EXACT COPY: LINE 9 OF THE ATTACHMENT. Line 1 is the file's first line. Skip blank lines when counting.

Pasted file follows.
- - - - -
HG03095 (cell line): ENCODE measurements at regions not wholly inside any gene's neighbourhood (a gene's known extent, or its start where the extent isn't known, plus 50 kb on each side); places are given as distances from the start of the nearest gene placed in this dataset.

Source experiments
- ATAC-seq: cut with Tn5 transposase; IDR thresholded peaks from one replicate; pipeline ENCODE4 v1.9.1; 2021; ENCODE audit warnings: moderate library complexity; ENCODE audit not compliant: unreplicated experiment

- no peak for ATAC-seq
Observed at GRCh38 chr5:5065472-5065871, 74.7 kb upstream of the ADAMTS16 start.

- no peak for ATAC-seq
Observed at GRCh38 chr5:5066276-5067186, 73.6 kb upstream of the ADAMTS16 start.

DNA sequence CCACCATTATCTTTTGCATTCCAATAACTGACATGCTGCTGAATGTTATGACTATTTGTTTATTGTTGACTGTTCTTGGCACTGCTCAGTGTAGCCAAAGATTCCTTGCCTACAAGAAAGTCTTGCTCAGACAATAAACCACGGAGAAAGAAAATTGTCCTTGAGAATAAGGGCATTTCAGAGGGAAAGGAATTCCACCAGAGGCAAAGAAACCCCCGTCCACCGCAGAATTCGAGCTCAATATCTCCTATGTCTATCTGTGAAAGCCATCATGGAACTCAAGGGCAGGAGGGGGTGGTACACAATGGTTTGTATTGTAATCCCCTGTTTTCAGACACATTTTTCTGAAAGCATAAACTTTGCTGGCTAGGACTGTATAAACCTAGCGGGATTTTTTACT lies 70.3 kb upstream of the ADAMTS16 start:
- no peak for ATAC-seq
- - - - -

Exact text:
- no peak for ATAC-seq